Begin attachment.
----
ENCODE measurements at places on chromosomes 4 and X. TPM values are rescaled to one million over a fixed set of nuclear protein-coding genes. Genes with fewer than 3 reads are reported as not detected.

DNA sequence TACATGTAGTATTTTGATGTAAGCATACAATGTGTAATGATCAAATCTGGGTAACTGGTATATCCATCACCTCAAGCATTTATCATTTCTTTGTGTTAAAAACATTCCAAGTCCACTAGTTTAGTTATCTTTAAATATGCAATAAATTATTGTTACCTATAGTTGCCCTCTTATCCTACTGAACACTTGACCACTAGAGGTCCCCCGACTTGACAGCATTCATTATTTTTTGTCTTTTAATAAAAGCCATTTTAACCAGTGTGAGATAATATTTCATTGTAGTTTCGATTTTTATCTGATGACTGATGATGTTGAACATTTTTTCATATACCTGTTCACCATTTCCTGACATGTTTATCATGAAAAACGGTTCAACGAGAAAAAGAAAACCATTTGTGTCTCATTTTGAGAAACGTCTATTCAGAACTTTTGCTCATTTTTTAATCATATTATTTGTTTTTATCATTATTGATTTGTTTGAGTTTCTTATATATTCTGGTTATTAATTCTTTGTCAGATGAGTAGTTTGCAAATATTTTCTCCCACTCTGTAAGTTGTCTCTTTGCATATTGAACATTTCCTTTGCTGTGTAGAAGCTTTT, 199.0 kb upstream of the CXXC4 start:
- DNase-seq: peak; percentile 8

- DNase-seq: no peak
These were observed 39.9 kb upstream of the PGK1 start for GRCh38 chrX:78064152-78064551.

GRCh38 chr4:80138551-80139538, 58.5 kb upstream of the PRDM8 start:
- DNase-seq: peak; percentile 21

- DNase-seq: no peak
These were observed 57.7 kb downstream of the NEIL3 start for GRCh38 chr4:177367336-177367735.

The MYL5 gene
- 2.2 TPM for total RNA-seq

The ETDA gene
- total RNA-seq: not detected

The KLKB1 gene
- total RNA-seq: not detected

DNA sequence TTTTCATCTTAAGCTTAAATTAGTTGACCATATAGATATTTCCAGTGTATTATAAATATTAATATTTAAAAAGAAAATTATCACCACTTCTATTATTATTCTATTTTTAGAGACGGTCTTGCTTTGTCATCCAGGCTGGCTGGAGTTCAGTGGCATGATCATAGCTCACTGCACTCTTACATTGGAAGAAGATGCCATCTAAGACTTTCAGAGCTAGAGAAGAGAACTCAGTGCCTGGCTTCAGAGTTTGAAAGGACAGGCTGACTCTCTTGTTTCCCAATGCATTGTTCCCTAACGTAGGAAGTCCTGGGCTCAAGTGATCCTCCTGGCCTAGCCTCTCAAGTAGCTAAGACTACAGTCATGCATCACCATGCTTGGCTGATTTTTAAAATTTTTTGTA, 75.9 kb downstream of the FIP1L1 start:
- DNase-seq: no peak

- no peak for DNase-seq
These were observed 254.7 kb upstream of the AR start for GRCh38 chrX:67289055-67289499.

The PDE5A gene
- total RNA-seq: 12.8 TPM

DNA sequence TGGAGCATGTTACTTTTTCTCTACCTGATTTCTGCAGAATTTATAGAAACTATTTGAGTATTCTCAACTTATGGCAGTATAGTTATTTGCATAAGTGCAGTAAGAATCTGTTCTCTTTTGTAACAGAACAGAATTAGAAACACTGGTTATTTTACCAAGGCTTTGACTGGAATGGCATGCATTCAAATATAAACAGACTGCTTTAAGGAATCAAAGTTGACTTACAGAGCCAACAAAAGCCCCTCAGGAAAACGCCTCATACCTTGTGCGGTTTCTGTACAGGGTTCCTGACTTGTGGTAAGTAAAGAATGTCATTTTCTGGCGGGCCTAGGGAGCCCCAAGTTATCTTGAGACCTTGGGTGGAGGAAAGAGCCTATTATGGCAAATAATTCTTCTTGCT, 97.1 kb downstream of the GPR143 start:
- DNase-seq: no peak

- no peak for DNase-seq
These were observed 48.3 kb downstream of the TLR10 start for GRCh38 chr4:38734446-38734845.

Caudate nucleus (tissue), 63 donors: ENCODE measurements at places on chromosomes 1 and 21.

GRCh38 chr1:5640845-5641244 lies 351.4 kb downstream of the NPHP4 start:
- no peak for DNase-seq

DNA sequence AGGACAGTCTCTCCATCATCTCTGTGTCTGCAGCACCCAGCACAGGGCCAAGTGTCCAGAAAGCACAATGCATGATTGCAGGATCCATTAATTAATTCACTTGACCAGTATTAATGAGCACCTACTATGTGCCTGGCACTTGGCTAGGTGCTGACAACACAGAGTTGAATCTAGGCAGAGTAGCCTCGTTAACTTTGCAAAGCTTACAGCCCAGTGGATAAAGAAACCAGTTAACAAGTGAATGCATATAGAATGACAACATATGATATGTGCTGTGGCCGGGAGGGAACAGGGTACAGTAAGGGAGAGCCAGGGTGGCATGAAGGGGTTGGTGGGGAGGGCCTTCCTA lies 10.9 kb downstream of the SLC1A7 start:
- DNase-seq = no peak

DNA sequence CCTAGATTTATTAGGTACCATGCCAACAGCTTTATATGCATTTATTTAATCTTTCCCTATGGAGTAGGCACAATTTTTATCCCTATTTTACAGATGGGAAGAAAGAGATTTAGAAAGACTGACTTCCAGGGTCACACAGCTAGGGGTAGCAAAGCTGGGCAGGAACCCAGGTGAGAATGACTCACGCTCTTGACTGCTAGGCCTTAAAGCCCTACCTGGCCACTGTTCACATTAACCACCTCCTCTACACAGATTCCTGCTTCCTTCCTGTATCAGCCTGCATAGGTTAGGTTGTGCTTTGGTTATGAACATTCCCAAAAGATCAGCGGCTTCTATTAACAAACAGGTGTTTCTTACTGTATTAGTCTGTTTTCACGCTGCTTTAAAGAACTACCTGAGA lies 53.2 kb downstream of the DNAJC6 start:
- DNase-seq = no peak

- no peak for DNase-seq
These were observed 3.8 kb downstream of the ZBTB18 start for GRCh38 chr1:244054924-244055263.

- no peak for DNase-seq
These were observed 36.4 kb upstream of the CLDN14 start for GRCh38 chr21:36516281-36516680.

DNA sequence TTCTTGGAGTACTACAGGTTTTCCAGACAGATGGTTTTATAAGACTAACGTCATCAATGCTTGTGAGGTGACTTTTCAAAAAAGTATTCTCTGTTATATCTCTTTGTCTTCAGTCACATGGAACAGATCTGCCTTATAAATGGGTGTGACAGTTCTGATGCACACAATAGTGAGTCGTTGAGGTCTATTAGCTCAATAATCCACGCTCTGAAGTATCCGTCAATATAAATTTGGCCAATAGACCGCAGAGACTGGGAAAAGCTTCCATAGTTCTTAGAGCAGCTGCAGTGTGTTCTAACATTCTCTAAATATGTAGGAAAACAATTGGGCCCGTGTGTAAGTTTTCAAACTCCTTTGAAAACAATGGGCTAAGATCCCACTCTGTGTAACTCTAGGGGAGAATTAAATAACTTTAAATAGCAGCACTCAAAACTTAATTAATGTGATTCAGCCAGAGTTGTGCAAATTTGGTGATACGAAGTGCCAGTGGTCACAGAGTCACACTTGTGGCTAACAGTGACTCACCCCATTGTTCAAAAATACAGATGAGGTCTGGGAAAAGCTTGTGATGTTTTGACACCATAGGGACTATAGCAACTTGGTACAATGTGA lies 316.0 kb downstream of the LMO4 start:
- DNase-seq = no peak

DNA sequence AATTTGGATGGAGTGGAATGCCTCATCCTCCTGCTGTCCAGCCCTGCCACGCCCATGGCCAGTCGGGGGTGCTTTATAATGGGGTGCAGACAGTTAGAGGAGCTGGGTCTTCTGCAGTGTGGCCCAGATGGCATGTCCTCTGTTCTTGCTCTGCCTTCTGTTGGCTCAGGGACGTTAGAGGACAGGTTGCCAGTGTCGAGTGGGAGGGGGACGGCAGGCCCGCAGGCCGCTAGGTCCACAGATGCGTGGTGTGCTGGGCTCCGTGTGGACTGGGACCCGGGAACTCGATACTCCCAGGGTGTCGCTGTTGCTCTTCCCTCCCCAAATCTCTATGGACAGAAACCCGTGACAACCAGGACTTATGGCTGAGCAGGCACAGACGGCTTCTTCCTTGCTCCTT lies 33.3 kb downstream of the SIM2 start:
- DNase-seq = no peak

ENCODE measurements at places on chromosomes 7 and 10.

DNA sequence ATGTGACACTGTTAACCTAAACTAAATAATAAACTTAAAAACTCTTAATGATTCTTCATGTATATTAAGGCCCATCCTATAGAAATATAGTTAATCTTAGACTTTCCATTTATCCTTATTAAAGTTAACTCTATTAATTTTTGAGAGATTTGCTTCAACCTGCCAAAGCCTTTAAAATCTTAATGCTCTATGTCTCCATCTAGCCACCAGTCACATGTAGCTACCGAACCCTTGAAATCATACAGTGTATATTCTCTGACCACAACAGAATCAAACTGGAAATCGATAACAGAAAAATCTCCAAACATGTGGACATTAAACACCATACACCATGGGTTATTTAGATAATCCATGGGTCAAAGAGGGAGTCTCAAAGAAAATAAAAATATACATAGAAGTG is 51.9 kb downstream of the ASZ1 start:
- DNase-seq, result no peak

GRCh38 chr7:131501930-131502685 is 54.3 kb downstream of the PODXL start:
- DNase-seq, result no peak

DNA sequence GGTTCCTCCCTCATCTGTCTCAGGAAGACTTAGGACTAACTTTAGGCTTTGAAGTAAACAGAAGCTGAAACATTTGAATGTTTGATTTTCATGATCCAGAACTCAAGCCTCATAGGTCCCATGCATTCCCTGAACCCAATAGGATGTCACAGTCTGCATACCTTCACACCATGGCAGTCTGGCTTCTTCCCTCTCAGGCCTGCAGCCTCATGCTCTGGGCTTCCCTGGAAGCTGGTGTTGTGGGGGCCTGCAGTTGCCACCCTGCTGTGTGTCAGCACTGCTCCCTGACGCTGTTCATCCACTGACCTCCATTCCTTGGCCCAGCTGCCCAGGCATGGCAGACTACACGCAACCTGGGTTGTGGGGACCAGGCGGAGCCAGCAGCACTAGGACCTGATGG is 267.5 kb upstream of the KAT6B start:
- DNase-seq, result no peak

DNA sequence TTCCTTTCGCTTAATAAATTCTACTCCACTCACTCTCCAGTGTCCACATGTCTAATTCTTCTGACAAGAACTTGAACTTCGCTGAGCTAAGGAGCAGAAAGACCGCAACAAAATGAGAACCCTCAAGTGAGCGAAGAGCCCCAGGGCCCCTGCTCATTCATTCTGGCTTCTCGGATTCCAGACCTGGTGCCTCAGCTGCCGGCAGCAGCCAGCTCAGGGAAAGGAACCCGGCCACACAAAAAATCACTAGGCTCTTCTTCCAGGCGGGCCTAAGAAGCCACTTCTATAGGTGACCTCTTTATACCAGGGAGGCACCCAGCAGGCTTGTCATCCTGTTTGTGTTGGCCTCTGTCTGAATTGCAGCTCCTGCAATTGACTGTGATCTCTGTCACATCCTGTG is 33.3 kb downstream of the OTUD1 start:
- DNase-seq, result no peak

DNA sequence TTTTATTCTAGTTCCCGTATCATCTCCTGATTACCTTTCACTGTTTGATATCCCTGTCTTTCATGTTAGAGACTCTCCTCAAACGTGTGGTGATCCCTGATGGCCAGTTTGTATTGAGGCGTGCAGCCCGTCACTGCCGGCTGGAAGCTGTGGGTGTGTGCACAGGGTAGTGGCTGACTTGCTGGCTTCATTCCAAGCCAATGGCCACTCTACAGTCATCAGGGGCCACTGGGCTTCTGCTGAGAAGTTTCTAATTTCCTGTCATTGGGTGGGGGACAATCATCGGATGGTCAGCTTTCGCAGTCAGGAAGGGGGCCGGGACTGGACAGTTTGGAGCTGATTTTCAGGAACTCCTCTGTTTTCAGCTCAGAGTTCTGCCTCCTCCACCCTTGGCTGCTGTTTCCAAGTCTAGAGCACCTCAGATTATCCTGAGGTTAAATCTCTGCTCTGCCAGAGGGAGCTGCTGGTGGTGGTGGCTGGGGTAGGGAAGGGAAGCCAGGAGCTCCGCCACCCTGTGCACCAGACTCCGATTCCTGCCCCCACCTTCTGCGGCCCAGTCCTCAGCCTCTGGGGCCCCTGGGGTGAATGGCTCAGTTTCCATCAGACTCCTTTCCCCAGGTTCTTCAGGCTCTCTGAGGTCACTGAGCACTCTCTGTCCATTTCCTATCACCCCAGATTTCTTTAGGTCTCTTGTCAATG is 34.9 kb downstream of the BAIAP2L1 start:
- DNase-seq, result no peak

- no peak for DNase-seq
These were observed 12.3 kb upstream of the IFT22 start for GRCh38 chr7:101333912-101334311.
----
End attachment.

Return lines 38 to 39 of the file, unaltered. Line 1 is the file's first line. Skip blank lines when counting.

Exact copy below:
- DNase-seq = no peak

DNA sequence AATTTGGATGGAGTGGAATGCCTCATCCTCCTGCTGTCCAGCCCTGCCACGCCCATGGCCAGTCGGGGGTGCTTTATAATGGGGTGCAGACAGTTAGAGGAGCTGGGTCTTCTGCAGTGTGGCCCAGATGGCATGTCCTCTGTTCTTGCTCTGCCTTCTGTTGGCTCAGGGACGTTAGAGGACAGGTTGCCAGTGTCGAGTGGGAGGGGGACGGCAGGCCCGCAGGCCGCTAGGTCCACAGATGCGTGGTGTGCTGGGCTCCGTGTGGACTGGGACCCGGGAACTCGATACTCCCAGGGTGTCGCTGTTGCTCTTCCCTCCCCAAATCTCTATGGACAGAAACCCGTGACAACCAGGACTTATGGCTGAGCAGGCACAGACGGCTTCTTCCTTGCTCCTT lies 33.3 kb downstream of the SIM2 start: